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K-12 Resources for Students and Teachers - Longview

This guide provides resources for K-12 teachers and students who want to learn more about the MCC-Longview library.

Welcome to the Adult World!

Many students enter college thinking that what worked in high school will work in college as well. 

That is, they believe they can behave in the same way, study in the same way, do the same amount and quality of work and still get the same grade that they did in high school.  Generally, nothing could be further from the truth! 

When you step onto a college campus, you are in the adult world.  You are now entirely responsible for what you get out of your education. You will need to adjust to new requirements and you will, largely, be left on your own to accomplish the goals set out for you by your courses. 

Instructors will help you but they will not monitor you as closely as your teachers have in the past.  If you need help, you must ask for it.  You must learn to schedule the other aspects of your life around your classes and coursework, not the other way around.  No one will track you down if you choose to be absent - but your grades will suffer and you risk being withdrawn from the class.  In short, we're here to help educate you, but you have to be self-starting and self-motivated.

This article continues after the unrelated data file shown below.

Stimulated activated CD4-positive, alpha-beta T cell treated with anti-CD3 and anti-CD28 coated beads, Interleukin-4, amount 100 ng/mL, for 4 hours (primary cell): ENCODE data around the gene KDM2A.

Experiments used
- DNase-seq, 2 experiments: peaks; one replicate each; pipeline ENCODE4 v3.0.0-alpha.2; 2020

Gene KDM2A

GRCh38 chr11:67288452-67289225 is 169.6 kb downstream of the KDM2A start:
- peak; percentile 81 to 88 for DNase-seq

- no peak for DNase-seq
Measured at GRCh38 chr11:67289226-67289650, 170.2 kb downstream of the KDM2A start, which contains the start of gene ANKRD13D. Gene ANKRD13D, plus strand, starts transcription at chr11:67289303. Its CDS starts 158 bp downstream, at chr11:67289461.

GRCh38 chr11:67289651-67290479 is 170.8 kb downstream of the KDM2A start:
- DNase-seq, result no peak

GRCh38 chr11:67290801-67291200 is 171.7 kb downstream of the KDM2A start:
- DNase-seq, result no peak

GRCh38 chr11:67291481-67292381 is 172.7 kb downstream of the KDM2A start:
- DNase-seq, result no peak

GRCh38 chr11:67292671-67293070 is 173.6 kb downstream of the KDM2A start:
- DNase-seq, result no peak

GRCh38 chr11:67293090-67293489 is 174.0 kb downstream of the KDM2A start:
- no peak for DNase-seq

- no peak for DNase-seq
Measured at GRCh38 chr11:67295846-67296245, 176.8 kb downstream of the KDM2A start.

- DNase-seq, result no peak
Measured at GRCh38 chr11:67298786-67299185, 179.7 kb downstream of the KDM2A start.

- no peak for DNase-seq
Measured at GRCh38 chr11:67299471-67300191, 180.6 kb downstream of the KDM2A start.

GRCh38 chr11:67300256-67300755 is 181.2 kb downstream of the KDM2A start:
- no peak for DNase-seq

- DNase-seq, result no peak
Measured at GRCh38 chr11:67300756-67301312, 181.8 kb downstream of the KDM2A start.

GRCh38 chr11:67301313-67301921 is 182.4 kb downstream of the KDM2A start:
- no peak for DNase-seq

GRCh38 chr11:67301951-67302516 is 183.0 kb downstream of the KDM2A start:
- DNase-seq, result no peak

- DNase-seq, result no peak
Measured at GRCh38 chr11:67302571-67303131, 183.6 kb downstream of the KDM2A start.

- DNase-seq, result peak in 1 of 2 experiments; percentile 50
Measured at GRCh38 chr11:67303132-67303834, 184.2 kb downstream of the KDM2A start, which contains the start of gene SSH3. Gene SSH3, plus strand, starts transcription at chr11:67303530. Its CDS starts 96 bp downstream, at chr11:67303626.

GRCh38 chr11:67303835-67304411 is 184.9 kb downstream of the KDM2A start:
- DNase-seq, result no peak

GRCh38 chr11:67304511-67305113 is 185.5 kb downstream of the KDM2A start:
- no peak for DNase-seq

Think of it as you would a job - your boss expects you to show up when you're supposed to, do the work asked of you in a certain amount of time and do it well, and be polite, respectful and reliable or you will be unemployed.  If you approach your college experience seriously, you will do well.  If you don't, you will lose out on a good education and many future opportunities.

 

Instructors Are Different in College!

 

College instructors will not/are not required to:

  • Give you multiple attempts to successfully complete an assignment or give you extra credit if your grade is low.
  • Grade you on your effort rather than the quality of the work you produce.
  • Respond to calls from parents (Legally, they can't.  Click on 'FERPA' for more information).
  • Respond to attempts at manipulation - this will get you into trouble, not them.
  • Give you the grade you want rather than the grade you earn - you paid for the opportunity to get an education, you are not entitled to dictate your grades or the content of the course.
  • Pass you regardless of your lack of attendance and unacceptable work quality.

In short, you - and only you - are responsible for what you do and don't do in college.

Making the Transition Between College and High School

Below are some helpful sites with information on how to deal with some of the challenges you'll face in the future. 

                                                                                                                                               

The first one is a useful grid that demonstrates what will be expected of you as a college-going adult versus what was expected of you in high school.